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Injury. 2017 Sep;48(9):1895-1899. doi: 10.1016/j.injury.2017.04.061. Epub 2017 May 1.

Treatment of air leak in polytrauma patients with blunt chest injury.

Author information

1
Department of Trauma Surgery, Medical University Vienna, Vienna General Hospital, Austria. Electronic address: gabriel.halat@meduniwien.ac.at.
2
Department of Trauma Surgery, Medical University Vienna, Vienna General Hospital, Austria.
3
Division of General Thoracic Surgery, University Hospital Bern/Inselspital, Bern, Switzerland.
4
Division of General Thoracic Surgery, University Hospital Bern/Inselspital, Bern, Switzerland. Electronic address: ralph.schmid@insel.ch.

Abstract

INTRODUCTION:

Precise diagnostics and an adequate therapeutic approach are mandatory in the treatment of air leak in polytrauma patients with blunt chest trauma. The aim of this study was to evaluate the incidence, characteristics, and management of air leak following this injury pattern.

PATIENTS AND METHODS:

Data from 110 polytrauma patients was collected retrospectively. Fifty-four patients received initial treatment by chest tube placement for pneumothorax. These patients were classified into two groups, one with severe air leak and one with minor air leak. An evaluation of injury pattern, chest wall injuries in particular, duration of air leak, reason for drainage maintenance in place, hospital length of stay, ICU stay, ventilator duration, type of treatment, and the delay to surgical intervention was performed.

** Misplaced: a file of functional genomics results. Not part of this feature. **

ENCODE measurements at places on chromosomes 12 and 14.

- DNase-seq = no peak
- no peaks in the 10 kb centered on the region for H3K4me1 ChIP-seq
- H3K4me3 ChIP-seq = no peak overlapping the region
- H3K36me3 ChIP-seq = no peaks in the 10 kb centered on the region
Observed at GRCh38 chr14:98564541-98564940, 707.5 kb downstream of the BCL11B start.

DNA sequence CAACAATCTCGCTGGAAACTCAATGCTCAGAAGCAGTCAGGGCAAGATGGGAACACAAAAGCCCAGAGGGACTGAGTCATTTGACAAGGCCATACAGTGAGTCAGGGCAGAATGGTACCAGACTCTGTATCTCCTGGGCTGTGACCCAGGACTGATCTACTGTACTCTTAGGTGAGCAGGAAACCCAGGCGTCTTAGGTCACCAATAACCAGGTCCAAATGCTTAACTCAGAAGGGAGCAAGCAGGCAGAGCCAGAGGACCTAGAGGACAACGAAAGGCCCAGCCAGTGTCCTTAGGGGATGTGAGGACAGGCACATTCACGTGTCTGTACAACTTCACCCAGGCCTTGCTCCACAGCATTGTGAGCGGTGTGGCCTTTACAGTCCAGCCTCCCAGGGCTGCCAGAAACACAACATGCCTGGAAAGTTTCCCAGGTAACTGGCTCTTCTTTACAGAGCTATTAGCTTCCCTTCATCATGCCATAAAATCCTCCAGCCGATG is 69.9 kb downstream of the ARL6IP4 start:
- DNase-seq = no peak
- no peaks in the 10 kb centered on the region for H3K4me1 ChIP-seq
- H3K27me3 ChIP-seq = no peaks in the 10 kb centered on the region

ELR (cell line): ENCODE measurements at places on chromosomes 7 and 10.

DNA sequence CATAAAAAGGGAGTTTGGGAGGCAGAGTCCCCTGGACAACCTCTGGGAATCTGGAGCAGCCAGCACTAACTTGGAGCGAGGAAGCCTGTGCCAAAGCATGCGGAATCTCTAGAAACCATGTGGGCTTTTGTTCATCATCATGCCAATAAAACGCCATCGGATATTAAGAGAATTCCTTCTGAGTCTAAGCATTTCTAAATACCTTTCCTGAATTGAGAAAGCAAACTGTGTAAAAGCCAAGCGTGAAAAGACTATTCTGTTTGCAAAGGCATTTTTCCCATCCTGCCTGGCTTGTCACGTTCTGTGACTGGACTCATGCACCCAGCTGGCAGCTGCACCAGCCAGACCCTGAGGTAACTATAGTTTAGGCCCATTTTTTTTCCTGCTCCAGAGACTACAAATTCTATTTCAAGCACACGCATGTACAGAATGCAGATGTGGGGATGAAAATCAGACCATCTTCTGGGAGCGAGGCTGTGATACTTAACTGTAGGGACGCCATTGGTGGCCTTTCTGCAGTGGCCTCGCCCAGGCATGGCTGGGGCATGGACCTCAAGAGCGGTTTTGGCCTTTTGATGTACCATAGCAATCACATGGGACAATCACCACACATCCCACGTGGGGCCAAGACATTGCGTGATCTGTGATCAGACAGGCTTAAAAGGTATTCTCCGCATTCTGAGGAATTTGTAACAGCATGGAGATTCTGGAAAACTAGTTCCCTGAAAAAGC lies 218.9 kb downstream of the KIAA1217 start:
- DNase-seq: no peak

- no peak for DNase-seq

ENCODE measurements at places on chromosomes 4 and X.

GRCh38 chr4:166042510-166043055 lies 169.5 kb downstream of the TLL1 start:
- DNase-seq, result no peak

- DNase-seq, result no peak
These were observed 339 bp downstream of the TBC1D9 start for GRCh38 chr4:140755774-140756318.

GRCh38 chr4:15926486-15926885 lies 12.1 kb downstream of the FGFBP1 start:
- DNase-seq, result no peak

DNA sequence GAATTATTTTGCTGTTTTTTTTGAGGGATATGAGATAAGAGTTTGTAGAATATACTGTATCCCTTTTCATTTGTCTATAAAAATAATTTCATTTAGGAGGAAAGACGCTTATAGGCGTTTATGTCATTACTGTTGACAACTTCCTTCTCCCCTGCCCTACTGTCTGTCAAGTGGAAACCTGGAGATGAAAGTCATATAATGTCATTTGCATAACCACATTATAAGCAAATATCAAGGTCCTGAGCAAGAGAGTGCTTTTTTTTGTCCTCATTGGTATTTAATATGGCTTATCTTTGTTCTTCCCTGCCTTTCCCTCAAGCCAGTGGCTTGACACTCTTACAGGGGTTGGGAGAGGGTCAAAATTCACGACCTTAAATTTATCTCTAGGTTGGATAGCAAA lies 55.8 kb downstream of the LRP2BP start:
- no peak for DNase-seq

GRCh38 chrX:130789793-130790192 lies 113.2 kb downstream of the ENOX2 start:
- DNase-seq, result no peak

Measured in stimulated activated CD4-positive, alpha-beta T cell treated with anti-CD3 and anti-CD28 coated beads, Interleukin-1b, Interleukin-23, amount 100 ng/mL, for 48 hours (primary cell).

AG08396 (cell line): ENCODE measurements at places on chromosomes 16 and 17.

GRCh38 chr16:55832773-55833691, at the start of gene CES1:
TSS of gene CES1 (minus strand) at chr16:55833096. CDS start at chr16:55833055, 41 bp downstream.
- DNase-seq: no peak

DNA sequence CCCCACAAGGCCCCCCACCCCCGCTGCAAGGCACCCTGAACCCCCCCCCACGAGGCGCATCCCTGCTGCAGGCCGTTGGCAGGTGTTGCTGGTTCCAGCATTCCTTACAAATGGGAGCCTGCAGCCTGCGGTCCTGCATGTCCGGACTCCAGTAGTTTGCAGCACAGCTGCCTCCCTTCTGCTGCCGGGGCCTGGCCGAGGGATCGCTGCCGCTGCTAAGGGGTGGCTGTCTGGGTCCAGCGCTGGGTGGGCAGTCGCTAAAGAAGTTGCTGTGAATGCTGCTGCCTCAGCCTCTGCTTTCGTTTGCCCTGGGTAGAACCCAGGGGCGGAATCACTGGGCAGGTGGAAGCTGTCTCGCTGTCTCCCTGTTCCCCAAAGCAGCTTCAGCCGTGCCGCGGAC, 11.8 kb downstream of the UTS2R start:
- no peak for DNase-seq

RESULTS:

Whereas 4 patients showed severe air leak and were subsequently scheduled for timely surgical intervention, the remaining 50 patients only showed minor air leak. Only 7 patients with minor air leak suffered from prolonged air leak (>5days), which spontaneously resolved in all of them after a mean duration of 7.7days (range 6-12days). Absence of a prolonged air leak resulted in a shorter length of stay and a shorter duration of mechanical ventilation, although no statistical significance was observed.

CONCLUSIONS:

Early spontaneous cessation of most minor air leaks as well as early surgical intervention for severe air leak lead to very satisfactory patient outcomes with a relatively short hospital stay in our patients. We therefore advocate early surgery for lacerations of the pulmonary parenchyma resulting in severe air leak, whereas minor air leaks can usually be treated conservatively.

KEYWORDS:

Air leak treatment; Blunt chest injury in polytrauma; Posttraumatic pneumothorax; Prolonged air leak after chest injury

PMID:
28495203
DOI:
10.1016/j.injury.2017.04.061
[Indexed for MEDLINE]

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